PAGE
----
In Delhi, Congress Loss BJP’s Gain, Not AAP’s

Praveen Chakravarty
January 15, 2015620Credit

A headline like this usually elicits praise or slander, depending on which camp one belongs to.

So, let’s first get done with the caveats and disclaimers–electoral outcomes are a result of various complex factors, and any attempts to boil them down to a simple mathematical equation are both naïve and arrogant.

Any analysis of past outcomes is not an indicator of future trends, neither is this an attempt to posit explanations for electoral results. It is merely to showcase using electoral data and analysis, a certain trend that perhaps runs contrary to the popular narrative.

The general belief among political observers is that with the Congress party set to lose its vote share further in the upcoming Delhi elections, the natural beneficiary of this is the Aam Aadmi Party (AAP), and hence this is turning out to be a tight contest between AAP and the Bharatiya Janata Party (BJP).

An analysis of the trends in each of the 70 assembly segments of Delhi from the 2013 assembly elections to the 2014 Lok Sabha elections reveals otherwise.

The 12-percentage point decline in relative vote share of the Congress from 2013 to 2014 correlated with a 11-percentage point gain by the BJP and a one-percentage point gain by AAP. There could be various explanations for this, such as an assembly election and a Lok Sabha election drawing different voter behaviour and outcomes.

As we explained earlier, whatever the explanation, 92% of the votes lost by Congress in 2014 vis-à-vis 2013 moved to the BJP and only 8% went to AAP. Such an overwhelming shift is unexplainable through simple narratives.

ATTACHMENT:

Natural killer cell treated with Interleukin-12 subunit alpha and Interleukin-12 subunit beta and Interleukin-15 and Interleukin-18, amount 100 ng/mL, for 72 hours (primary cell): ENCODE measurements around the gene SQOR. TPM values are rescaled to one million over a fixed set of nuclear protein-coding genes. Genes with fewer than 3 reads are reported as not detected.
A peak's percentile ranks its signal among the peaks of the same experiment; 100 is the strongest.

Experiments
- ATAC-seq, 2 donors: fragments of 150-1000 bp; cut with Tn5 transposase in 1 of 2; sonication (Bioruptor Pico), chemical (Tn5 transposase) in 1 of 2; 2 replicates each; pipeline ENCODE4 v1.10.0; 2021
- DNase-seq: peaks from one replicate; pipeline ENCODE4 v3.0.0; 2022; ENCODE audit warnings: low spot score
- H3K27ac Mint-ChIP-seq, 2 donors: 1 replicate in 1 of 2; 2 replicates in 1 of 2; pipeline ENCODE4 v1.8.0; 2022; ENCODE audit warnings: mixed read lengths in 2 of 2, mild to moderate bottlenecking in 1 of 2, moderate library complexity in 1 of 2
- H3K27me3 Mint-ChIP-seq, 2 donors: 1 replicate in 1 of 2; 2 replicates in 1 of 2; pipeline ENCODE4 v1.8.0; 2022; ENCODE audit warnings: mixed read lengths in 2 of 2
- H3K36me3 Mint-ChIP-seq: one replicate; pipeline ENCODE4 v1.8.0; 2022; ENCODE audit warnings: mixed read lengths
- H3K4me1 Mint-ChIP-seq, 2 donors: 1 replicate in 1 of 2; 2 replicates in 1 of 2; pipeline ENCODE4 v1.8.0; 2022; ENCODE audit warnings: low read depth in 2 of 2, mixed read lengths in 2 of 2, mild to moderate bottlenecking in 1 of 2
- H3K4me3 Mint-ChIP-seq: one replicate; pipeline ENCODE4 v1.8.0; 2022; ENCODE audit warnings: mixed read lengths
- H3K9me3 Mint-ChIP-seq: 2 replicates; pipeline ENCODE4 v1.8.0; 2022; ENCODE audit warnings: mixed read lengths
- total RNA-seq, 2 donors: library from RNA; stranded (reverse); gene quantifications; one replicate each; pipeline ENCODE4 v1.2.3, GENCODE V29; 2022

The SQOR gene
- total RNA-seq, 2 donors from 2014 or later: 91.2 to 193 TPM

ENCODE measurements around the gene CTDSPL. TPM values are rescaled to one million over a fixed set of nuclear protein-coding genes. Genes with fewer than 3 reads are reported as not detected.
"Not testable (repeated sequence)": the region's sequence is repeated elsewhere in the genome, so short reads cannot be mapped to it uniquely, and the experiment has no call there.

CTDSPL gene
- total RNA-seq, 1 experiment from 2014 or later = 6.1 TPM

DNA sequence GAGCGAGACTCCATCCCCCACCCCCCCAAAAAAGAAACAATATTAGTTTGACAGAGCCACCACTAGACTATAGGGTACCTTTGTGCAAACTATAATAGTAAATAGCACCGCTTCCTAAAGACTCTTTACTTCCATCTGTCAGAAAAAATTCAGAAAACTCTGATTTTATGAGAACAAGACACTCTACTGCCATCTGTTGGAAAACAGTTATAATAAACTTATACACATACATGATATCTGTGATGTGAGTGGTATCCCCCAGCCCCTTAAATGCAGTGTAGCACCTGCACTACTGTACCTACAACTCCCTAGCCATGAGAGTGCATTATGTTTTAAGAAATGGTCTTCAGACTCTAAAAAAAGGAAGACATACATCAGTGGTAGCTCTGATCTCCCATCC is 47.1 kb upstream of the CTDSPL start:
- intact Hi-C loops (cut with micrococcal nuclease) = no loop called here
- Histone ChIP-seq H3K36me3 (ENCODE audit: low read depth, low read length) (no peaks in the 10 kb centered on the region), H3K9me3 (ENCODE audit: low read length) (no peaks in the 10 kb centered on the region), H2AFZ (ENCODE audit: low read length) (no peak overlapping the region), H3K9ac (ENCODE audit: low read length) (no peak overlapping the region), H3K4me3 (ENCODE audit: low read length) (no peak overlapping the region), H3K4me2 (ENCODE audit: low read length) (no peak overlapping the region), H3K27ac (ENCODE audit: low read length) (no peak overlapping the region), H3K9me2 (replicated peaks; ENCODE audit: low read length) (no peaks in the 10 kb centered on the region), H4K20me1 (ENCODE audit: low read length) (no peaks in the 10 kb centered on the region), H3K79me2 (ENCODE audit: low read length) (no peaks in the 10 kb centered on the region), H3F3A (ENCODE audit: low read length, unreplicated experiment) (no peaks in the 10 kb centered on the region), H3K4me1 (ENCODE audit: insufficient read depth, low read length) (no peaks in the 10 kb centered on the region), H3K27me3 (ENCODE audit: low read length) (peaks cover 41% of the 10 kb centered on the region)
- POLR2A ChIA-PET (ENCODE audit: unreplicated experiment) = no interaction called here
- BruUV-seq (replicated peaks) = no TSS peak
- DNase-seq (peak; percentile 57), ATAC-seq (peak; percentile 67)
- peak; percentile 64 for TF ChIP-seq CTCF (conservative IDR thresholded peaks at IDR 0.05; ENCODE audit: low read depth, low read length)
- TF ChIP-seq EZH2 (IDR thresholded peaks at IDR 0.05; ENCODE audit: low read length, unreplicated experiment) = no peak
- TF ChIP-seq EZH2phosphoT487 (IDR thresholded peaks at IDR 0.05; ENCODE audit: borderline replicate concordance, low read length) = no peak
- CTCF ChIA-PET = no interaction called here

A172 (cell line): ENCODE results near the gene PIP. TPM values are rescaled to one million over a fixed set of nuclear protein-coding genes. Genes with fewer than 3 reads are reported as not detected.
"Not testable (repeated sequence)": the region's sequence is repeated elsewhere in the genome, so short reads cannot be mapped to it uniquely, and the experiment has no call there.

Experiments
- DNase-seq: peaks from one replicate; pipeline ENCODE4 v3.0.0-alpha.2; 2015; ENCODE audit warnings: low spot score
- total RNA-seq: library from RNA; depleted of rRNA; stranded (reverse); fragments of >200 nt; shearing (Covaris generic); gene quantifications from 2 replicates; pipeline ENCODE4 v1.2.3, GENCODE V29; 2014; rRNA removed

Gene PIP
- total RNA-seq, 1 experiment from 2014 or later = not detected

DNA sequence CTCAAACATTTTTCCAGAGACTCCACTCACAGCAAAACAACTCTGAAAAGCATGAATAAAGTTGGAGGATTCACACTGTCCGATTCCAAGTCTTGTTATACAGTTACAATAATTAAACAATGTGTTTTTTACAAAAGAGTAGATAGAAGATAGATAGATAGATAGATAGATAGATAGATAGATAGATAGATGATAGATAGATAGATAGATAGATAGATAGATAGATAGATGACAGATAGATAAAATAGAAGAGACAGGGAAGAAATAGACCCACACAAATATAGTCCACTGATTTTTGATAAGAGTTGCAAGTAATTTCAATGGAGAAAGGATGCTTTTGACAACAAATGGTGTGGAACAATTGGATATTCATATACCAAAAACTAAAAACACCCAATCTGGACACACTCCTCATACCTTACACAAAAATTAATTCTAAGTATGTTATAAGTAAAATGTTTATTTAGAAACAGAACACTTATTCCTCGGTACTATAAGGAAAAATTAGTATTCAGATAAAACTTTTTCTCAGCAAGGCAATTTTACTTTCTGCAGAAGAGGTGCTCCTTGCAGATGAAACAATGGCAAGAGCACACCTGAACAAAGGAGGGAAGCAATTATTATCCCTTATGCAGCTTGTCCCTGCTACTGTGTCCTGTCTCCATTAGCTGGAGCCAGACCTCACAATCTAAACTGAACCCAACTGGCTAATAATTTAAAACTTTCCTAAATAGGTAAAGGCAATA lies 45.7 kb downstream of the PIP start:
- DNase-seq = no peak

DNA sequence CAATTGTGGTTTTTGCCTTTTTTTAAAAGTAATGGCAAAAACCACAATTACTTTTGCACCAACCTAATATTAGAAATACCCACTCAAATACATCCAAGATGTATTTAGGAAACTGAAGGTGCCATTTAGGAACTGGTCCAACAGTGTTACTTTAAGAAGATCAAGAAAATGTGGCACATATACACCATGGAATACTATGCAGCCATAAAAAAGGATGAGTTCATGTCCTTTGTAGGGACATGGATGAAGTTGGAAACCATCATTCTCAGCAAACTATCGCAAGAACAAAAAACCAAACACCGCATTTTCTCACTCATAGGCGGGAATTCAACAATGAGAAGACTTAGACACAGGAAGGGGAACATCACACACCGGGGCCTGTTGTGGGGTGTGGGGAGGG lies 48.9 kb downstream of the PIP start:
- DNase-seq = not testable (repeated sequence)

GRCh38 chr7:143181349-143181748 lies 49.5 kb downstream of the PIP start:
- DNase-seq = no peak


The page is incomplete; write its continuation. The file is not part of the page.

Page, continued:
Is it the case that in certain constituencies, the vote share gained by BJP is so huge that it skews the overall metrics? No.


Source: Election Commission

Of the 70 constituencies, Congress lost vote share in 68 and gained in two. The BJP gained vote share in 64 and lost in six. AAP lost vote share in 39 and gained in 31.


There were 25 constituencies in which Congress lost vote share from 2013 elections to 2014 elections and both the BJP and AAP gained vote share. An analysis of these 25 constituencies will reveal how the Congress votes shifted. It emerges that in 15 of these 25 constituencies, BJP gained more of the Congress votes than AAP. AAP gained more in 9 constituencies, and one was split equally between the two.

However we slice and dice the trends in vote-share in Delhi between the 2013 assembly elections and 2014 Lok Sabha elections, it is abundantly clear that the BJP is the larger beneficiary of Congress’ loss and not AAP, as is the popular perception.

Again, there could be various explanations for this but the key question is: Can AAP reverse this trend in the 2015 assembly elections?

(Praveen Chakravarty is an electoral data analyst and Founding Trustee of IndiaSpend – India’s first non-profit, data journalism initiative.This article was co-written with Saumya Tewari.)


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